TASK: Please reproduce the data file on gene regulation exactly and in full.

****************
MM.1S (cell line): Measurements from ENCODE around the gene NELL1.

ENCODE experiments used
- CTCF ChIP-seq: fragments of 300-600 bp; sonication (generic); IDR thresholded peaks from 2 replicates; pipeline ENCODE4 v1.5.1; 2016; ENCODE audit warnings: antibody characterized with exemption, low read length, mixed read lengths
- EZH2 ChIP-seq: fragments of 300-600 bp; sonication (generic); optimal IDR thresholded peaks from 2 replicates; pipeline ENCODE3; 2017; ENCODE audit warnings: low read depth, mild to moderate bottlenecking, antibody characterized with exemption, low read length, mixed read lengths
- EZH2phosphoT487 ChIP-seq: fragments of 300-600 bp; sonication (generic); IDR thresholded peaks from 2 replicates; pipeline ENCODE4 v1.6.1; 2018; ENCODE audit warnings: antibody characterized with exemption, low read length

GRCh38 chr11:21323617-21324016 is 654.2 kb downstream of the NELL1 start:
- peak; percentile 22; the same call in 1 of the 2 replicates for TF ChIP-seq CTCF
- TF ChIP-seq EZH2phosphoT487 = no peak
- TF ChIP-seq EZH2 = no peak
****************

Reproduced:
MM.1S (cell line): Measurements from ENCODE around the gene NELL1.

ENCODE experiments used
- CTCF ChIP-seq: fragments of 300-600 bp; sonication (generic); IDR thresholded peaks from 2 replicates; pipeline ENCODE4 v1.5.1; 2016; ENCODE audit warnings: antibody characterized with exemption, low read length, mixed read lengths
- EZH2 ChIP-seq: fragments of 300-600 bp; sonication (generic); optimal IDR thresholded peaks from 2 replicates; pipeline ENCODE3; 2017; ENCODE audit warnings: low read depth, mild to moderate bottlenecking, antibody characterized with exemption, low read length, mixed read lengths
- EZH2phosphoT487 ChIP-seq: fragments of 300-600 bp; sonication (generic); IDR thresholded peaks from 2 replicates; pipeline ENCODE4 v1.6.1; 2018; ENCODE audit warnings: antibody characterized with exemption, low read length

GRCh38 chr11:21323617-21324016 is 654.2 kb downstream of the NELL1 start:
- peak; percentile 22; the same call in 1 of the 2 replicates for TF ChIP-seq CTCF
- TF ChIP-seq EZH2phosphoT487 = no peak
- TF ChIP-seq EZH2 = no peak